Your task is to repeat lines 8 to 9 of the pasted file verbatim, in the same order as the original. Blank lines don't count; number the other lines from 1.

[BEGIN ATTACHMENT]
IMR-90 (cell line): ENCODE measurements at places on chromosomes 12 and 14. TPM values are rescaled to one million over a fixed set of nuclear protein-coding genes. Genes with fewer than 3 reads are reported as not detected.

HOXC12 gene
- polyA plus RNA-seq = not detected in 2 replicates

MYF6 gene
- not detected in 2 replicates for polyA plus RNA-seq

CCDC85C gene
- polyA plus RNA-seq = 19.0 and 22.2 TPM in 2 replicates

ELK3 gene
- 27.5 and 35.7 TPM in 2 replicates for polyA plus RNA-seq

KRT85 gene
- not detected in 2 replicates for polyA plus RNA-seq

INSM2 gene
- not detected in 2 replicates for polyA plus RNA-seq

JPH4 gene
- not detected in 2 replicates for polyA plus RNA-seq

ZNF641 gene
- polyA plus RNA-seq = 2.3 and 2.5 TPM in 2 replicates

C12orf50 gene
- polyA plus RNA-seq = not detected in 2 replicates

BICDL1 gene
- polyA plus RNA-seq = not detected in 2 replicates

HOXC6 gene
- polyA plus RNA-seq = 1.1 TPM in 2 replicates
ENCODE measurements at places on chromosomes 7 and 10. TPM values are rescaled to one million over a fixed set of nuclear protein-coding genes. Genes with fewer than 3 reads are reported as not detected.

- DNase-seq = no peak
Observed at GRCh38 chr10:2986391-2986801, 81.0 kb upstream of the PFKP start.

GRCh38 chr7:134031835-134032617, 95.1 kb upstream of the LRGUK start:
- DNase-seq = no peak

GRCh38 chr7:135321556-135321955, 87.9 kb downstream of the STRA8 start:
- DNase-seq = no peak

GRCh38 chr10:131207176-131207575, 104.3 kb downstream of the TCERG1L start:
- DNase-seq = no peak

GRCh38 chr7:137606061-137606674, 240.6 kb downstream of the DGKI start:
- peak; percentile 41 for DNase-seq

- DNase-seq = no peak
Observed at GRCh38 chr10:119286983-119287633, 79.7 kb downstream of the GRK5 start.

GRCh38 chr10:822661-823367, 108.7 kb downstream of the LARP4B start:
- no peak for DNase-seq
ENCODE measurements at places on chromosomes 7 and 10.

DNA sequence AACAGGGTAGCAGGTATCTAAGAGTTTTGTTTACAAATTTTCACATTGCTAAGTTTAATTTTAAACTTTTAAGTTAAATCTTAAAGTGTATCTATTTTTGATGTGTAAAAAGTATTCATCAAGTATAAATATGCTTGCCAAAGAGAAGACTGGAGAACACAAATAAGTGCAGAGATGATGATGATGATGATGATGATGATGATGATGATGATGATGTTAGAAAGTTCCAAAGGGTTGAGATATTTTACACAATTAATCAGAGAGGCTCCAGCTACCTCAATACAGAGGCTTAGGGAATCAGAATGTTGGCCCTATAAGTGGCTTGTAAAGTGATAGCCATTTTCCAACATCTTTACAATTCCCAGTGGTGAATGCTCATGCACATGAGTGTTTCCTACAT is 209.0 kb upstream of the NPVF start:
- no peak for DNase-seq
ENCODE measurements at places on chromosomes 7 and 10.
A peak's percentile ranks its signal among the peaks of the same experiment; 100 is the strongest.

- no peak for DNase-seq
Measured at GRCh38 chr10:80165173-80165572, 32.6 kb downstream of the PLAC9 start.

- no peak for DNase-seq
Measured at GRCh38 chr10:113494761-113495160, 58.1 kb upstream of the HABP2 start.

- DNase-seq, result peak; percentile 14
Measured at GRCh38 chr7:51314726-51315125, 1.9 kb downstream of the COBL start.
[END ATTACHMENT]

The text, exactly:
ELK3 gene
- 27.5 and 35.7 TPM in 2 replicates for polyA plus RNA-seq